GM’s luck ran out as a federal bankruptcy judge ruled that plaintiffs in the faulty ignition suits could collect punitive damages if they could prove that “New GM” knew about “Old GM’s” defect and covered it up. Gone are the previous protections afforded the automaker by its 2009 bankruptcy.
Earlier this year, GM got lucky when a bankruptcy judge allowed “New GM” to keep its bankruptcy protections, thus limiting the amounts it would pay to those damaged by faulty ignitions. That luck ran out this week as a federal bankruptcy judge ruled that plaintiffs can seek punitive damages in GM ignition suits.
After GM’s 2009 bankruptcy, it “split” into “New GM” and Old GM” (pre- and post-bankruptcy versions). This split basically protected New GM from any of Old GM’s liabilities. On Monday, Judge Robert Gerber ruled that, since the employees of the two GMs were the same, any knowledge Old GM employees had transferred to New GM. This is a victory for plaintiffs, as that means if they can successfully show that New GM knew about the ignition defect, but covered it up, plaintiffs may seek punitive damages.
In the realm of damages, there are:
- Compensatory damages, designed to make the plaintiff “whole” again, and
- Punitive damages (also called exemplary damages), designed to be a deterrent to the defendant and others from doing something similar to the action that was the basis of the suit.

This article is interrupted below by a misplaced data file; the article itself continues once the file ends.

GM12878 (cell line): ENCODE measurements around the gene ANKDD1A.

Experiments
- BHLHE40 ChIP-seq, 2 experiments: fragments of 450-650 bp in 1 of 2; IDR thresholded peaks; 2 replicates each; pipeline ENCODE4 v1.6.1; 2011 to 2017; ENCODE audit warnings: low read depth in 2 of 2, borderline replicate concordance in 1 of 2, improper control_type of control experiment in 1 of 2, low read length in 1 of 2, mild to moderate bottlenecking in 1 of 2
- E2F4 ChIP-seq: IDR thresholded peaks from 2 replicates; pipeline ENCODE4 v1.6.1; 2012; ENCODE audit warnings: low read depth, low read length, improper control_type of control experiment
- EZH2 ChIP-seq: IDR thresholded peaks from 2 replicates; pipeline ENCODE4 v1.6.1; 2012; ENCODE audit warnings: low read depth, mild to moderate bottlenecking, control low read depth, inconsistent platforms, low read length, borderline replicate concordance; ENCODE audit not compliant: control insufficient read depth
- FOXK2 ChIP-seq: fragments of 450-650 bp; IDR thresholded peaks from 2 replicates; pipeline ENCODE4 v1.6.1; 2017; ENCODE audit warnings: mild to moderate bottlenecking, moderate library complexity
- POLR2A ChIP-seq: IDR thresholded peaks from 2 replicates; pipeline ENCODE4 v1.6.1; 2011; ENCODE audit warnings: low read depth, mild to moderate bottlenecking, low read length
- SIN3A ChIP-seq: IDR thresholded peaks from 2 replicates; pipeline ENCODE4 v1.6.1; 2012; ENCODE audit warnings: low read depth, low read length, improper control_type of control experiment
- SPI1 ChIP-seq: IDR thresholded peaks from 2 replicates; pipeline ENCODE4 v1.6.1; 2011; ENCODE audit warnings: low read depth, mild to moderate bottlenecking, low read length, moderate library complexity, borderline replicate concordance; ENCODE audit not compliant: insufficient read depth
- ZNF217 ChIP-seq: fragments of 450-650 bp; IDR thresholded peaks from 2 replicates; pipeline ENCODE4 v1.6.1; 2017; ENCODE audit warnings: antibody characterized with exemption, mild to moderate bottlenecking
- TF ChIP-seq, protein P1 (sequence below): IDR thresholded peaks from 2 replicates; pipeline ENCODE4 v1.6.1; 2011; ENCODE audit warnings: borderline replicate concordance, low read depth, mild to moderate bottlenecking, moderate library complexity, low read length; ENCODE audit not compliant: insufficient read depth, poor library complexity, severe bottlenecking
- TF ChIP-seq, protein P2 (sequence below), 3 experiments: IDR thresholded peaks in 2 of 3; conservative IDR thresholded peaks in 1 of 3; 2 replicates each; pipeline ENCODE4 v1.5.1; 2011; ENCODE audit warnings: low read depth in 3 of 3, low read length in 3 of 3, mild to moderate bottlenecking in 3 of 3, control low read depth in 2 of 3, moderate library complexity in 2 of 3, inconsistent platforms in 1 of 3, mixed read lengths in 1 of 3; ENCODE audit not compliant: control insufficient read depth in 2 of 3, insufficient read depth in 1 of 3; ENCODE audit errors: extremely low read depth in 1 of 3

Compensatory damages are typically calculated to compensate plaintiffs for what they actually lost. Thus, if a plaintiff had medical bills of $50,000 and lost $25,000 in wages, that plaintiff’s compensatory damages would be $75,000.
Punitive damages, on the other hand, are awarded only when the defendant’s behavior is greater than mere negligence. In other words, the defendant must have acted with a clear disregard for safety and the usual standard of care. There are restrictions on punitive damages and they vary by jurisdiction. The most common restriction is that they be “relatively proportionate” to the compensatory damages awarded. The majority of jurisdictions hold this to mean that punitive damages can’t be more than four times the compensatory damages awarded. In our example above, the plaintiff with $75,000 in compensatory damages would likely have any punitive damages award limited to $300,000.
If the plaintiffs in the GM ignition case can prove that New GM acted in such a way as to cover up the defect created by Old GM, they may be able to get as much as four times their compensatory damages. This will put a significant dent in GM’s bottom line.